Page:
Paul Gorman is…

Exclusive installation shots from North: Identity, Photography, Fashion

Jan 5th, 2017

//Mannequin, New Power Studio, Autumn/Winter 2010 – Spring/Summer 2012. Wall: Manchester, Newcastle and Sheffield, 1995-2001, Jason Evans//

//Set design, Tony Hornecker, 2016. Film: Stylist Simon Foxton discusses growing up in Berwick-upon-Tweed, produced in collaboration with SHOWstudio, 2016//

I am very grateful to curators Adam Murray and Lou Stoppard for these exclusive installation shots from their exciting exhibition North: Identity, Photography, Fashion, which opens in a couple of hours at Liverpool’s Open Eye Gallery.

Exploring the influence of England’s northern cities and landscape on fashion and visual culture, the show presents the work of such vital image-makers as Alasdair McLellan – who has created his first film installation for public display at North – as well as Jamie Hawkesworth, Glen Luchford and Nick Knight.

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Angie Bowie, Freddie Burretti, City Lights Studio, Ola Hudson, Kansai Yamamoto: My essay on the important factors in David Bowie’s style changes 1972-76 now live on SHOWStudio

Mar 25th, 2016


My essay on David Bowie’s style changes 1972-76 is now on Oooh Fashion!, SHOWStudio’s current celebration of the late performer which also includes rare footage of Nick Knight’s photo-shoots for the 1993 album Black Tie White Noise and the 2003 British Vogue session of Kate Moss in Bowie stagewear.


//Still from film of Nick Knight’s December 2002 London Black Tie White Noise shoot on SHOWStudio’s David Bowie: Oooh Fashion!//


//Kate Moss in the Life On Mars Freddie Burretti suit from the film of the 2003 British Vogue shoot, also on David Bowie: Oooh Fashion!//

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Fabulousness: Rarely-seen footage of Kansai Yamamoto’s game-changing 1971 King’s Road catwalk show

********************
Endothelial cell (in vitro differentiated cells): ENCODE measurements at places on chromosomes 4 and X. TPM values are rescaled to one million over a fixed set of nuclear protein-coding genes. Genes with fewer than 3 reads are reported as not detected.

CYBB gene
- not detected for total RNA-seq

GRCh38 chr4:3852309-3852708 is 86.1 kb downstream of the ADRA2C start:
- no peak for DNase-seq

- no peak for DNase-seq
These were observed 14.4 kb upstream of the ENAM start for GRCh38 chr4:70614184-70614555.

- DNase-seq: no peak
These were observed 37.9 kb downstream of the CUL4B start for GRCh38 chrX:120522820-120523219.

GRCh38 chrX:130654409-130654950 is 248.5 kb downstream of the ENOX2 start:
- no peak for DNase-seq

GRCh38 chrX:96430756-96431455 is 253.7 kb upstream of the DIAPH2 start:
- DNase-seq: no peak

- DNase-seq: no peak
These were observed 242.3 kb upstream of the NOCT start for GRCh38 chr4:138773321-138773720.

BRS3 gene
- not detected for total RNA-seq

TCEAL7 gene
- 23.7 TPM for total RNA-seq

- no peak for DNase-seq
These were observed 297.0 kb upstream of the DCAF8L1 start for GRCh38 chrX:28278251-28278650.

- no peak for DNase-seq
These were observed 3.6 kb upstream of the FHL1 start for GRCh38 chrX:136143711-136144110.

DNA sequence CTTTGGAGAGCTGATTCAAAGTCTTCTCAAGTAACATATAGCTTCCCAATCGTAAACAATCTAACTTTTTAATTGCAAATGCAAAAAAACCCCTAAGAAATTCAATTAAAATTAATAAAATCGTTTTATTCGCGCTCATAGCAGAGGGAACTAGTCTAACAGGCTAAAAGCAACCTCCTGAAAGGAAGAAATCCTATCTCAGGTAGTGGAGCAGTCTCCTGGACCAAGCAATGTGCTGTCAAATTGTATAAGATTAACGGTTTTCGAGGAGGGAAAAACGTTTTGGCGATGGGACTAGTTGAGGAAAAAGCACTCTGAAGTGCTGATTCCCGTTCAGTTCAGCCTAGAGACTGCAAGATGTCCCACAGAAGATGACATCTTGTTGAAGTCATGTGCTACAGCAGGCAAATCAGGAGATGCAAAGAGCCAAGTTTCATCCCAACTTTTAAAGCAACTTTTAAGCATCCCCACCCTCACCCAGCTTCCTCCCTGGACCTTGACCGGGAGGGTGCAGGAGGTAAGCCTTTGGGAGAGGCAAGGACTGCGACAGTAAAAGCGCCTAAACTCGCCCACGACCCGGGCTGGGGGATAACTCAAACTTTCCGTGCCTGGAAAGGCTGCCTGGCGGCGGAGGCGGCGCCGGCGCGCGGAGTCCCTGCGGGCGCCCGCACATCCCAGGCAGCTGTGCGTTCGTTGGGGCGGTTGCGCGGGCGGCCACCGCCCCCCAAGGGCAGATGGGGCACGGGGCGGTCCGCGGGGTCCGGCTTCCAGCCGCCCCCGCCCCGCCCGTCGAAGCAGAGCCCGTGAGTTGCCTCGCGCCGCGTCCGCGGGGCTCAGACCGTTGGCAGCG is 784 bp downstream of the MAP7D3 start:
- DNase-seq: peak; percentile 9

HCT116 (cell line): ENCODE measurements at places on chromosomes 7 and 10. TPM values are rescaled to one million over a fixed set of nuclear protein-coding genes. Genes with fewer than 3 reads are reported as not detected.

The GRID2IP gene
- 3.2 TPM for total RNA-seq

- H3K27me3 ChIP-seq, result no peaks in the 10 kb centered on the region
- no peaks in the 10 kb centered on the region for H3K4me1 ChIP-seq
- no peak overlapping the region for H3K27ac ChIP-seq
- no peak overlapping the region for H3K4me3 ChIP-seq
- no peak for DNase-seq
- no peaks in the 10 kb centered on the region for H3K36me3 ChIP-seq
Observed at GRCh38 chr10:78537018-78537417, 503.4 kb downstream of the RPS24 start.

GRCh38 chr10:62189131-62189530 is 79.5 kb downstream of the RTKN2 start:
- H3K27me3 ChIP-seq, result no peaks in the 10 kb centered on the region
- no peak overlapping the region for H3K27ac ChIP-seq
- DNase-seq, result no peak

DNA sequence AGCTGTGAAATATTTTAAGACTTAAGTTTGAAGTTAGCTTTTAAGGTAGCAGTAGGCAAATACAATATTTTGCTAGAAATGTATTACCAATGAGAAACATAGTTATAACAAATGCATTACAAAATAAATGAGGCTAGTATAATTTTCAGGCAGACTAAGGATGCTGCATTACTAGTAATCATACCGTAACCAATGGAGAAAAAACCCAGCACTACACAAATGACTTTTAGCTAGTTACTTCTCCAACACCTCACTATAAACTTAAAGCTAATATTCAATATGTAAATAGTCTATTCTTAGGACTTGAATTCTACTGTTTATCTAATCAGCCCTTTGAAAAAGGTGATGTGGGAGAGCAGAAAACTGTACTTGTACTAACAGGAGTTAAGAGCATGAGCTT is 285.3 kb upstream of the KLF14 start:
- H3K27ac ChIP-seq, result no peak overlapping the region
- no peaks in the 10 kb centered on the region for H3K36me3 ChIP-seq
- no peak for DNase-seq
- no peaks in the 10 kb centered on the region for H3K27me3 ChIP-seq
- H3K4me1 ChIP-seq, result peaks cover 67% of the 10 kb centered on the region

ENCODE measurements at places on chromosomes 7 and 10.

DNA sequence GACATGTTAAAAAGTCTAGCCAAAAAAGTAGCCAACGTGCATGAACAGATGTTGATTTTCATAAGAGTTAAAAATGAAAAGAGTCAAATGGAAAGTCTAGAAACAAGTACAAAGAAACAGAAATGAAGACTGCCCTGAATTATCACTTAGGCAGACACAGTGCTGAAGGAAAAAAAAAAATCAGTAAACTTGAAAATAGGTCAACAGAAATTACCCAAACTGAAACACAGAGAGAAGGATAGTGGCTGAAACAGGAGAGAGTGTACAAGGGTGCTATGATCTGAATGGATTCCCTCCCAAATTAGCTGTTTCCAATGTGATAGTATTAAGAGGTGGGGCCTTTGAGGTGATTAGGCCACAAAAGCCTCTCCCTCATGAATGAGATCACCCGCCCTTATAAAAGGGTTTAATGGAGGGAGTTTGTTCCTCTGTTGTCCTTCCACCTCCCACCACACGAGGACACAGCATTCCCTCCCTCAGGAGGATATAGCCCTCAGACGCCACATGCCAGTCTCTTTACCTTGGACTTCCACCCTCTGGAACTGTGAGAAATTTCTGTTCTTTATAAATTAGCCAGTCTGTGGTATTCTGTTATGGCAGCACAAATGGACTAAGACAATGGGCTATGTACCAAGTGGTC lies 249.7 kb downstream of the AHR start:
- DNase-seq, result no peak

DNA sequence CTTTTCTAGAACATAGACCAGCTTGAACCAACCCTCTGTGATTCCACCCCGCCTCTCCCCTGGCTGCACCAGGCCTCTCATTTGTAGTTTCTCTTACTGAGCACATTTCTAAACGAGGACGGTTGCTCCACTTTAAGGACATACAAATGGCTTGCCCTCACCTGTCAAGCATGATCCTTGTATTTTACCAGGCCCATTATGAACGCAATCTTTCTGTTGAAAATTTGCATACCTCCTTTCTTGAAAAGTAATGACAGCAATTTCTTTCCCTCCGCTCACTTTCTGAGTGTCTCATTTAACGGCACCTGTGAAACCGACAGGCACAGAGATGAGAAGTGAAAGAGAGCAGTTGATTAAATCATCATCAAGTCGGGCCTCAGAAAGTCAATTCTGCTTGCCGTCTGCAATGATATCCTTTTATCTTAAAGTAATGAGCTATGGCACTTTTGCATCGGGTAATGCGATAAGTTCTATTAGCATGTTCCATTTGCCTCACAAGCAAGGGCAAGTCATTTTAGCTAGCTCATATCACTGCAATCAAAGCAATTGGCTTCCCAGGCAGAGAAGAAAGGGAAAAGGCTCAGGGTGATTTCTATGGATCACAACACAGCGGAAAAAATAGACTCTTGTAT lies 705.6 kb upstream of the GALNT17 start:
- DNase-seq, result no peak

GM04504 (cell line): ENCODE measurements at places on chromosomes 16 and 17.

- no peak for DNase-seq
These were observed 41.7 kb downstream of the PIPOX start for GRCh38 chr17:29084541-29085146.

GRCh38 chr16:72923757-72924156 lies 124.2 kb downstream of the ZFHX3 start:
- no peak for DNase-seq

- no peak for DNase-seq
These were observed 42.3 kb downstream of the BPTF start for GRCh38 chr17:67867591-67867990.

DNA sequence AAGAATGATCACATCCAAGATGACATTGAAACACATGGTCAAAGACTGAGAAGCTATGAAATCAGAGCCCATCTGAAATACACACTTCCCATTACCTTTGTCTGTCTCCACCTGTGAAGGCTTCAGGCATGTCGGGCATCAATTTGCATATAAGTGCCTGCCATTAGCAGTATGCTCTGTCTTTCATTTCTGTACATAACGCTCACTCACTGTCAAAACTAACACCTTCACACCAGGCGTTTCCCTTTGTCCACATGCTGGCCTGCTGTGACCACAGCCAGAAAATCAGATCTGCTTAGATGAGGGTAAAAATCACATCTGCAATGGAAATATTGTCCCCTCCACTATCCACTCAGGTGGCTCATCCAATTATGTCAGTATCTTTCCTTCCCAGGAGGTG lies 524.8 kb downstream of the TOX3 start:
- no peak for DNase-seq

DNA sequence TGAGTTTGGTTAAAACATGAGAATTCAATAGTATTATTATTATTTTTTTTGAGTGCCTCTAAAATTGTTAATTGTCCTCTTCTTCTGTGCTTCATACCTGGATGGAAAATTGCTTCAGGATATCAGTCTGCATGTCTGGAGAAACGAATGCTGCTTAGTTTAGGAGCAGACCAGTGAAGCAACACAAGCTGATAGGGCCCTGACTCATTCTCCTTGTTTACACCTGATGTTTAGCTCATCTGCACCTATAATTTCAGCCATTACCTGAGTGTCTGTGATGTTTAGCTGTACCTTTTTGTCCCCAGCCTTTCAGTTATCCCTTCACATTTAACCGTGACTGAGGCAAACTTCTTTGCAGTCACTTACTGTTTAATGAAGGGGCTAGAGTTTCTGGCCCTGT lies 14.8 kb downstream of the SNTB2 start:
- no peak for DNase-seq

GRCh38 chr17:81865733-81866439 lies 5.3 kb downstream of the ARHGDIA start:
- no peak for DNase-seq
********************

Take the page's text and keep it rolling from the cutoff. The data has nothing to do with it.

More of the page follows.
Mar 19th, 2016


“It was a spectacular coup de théâtre – Kansai’s models came on moving. They leapt, ran, whirled like dervishes, danced, flung out their arms so that the brilliant colours meshed and merged into a kaleidoscopic cartoon of colour. Kansai himself, black-clothed and masked, moved across the stage like a Samurai warrior, tearing off layers and layers of clothes, stripping down the beautiful, pyramidal outer garments, right down to the vests and body paint. Kansai’s clothes épatent les couturiers.”

Harpers & Queen, July 1971

As fuzzy as they are, the two precious video clips at the end of this post convey the game-changing nature of  Kansai Yamamoto’s theatrical introduction of avant-garde Japanese fashion design to these shores at the dawn of the 70s.

They also reveal the extent to which the late David Bowie subsequently drew on Yamamoto’s flamboyance and daring when presenting Ziggy Stardust on stage.

Several of the designs were worn by Bowie in performance during live promotion, in particular of the Aladdin Sane album, and he also adopted the sleight-of-hand layered costume reveals, the emphatic postures of the models and even the flame-red hair colouring as seen on the huge wig worn in the first excerpt below.

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Be Reasonable: Fashion’s finest discuss McLaren & Westwood’s influence at first public screening of 80s catwalk footage

Nov 5th, 2015

//Ben Reardon, Lou Stoppard + Dean Mayo Davies. Photos: Diane Pernet, Nik Hartley + SHOWstudio//


//Stills from Savages and Nostalgia Of Mud McLaren/Westwood catwalk collections, staged October 1981 and March 1982 respectively. Courtesy Malcolm McLaren Estate//

The cream of British fashion journalism – Dean Mayo Davies, Ben Reardon and Lou Stoppard – will be discussing the indomitable body of design work produced by Malcolm McLaren and Vivienne Westwood at tomorrow’s event Be Reasonable Demand The Impossible.

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‘Gorman sidesteps the obvious’: Praise from Gwarizm for my contribution to PRINT @ SHOWStudio

Aug 6th, 2015


It’s flattering to receive praise from a tastemaker of the standing of Gary Warnett, who has posted on his Gwarizm blog about my recent cult magazine chat with SHOWStudio editor Lou Stoppard for her Print project.